There are three stages of the violent acts, against the pets, the wife and finally the house, and each of these needs to be tackled separately.

Something terrible happens to Bosworth’s pussy (no, we’re not on that bit yet) whilst the couple are at a town picnic, and the first reveal of this is both shocking and extremely well handled. Marsden opens a wardrobe and we and he see the deceased moggy, but we see it over his shoulder, partly obscured, enough to recognise what happened but not so we are taken out of the moment. This tension is then ruined when the cupboard is opening again and we see a cuddly toy suspended by a belt. Oh, when will filmmakers learn that less is more? This is also the point realism gets thrown out of the window because I for one would certainly report that to the Sheriff.

The final set piece involves the storming of the farm as the brooding roofers, egged on by the drunk James Woods (involving but not stretching) attempt to force their way into the couples isolated farmhouse, ostensibly to deal out some justice to the mentally ill local seeking refuse after accidently killing a local girl (more on that in a bit), but also to finally conquer the outsiders, to punish their arrogance and discrete fortitude. It’s this point where all the easter eggs of destruction the overworked set designer has laid around the property come into play. Including, you’ll be delighted to hear, the antique bear trap (and not in the way you expect). There is plenty of claret flowing during the ambush but when a lackey was beaten to death by a golf club it was off-screen, making it less gory than the stylish art-flick Drive.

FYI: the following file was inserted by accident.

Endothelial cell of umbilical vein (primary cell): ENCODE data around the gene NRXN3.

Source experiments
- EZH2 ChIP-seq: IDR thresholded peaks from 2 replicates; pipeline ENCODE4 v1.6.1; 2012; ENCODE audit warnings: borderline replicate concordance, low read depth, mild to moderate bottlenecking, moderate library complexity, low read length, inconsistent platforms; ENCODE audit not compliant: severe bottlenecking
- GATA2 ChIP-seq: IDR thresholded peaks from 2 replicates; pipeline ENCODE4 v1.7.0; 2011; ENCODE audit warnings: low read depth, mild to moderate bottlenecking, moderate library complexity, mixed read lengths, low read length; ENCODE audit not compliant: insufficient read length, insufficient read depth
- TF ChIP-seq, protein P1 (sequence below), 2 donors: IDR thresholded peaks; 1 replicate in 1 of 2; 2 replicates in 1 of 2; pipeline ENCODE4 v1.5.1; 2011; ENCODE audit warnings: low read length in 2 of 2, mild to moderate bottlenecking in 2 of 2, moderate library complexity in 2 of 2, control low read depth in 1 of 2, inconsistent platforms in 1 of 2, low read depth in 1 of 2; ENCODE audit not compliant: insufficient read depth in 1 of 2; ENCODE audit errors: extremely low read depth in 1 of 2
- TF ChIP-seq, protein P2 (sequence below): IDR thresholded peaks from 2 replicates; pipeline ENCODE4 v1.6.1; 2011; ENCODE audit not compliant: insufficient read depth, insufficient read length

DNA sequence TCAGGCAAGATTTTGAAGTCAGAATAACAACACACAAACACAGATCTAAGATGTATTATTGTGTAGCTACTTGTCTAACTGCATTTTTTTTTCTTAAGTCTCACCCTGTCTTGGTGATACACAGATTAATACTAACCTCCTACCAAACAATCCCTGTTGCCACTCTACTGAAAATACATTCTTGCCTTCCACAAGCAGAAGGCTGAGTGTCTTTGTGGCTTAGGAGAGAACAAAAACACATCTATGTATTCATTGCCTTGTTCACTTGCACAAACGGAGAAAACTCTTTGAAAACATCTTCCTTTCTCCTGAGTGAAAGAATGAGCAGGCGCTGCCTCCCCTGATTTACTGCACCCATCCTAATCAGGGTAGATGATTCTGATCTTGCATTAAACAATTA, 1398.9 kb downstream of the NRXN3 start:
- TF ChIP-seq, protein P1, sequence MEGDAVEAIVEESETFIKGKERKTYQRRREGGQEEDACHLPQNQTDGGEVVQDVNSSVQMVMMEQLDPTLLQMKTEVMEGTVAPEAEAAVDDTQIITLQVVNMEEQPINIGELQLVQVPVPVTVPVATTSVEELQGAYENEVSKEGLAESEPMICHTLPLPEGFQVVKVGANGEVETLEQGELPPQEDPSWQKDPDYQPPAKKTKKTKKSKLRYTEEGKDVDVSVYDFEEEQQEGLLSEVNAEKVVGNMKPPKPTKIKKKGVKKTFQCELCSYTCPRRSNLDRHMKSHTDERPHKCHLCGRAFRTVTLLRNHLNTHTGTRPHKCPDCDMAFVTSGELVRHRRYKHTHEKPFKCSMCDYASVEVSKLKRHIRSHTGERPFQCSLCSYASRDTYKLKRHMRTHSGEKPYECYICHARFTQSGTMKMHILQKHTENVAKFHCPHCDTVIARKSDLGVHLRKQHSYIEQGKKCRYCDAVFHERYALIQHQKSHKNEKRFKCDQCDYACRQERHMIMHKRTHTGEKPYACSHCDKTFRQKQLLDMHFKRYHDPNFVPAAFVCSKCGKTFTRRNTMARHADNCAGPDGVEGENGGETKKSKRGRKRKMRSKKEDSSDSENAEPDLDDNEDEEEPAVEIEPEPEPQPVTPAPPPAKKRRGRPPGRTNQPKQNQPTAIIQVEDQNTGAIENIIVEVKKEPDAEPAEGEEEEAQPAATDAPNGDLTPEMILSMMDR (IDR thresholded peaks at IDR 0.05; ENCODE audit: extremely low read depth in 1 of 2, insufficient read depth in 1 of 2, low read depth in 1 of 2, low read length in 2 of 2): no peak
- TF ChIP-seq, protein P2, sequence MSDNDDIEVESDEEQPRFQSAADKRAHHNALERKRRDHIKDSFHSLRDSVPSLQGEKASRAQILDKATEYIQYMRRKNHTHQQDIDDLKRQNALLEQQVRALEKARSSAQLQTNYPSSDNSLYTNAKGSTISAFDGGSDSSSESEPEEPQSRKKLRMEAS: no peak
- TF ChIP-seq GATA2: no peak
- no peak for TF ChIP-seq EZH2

Which only leaves the rape. As with the original the treatment of women is complex and troubling. There are two significant female roles, the sexually precocious teenager who lures idiot savant Dominic Purcell into the locker room before being smothered by him, and Bosworth’s actress who refuses to wear a sports bra whilst jogging (and given how much she sweated I can only imagine how sore her nipples were) and who strips off in sight of the workmen in order to assert her feminist empowerment. When Marsden states she’s asking for it (a long-time prior to the assault it must be noted) you can’t help but agree. Both characters overt sexuality leads directly to their fate, even if there is no is she/isn’t she enjoying the rape moment the filmmaker still condemns her actions.

This change subtly alters the point of the movie. In the 1970’s there was the question of whether a woman could enjoy a rape fantasy, now we are more obsessed with whether the victims are in some way culpable. In the case of Willa Holland's cheerleader she clearly is responsible for her own demise, orchestrating the scenario in which the petrified Purcell must defend himself, whereas Bosworth raises the spectre of the slut walks and whether the clothing or attitude of a girl gives the man implicit permission to push the boundaries. Does the difference lie between the perpetrators understanding of their actions?

The film raises more questions than it dares to try and answer, but in doing so it deserves some applause and I would certainly enjoy the discourse this film would provide with staunch feminists. Now there's a challenge to my readers.

Overall then I would have to just about recommend this interesting example of exploitative cinema.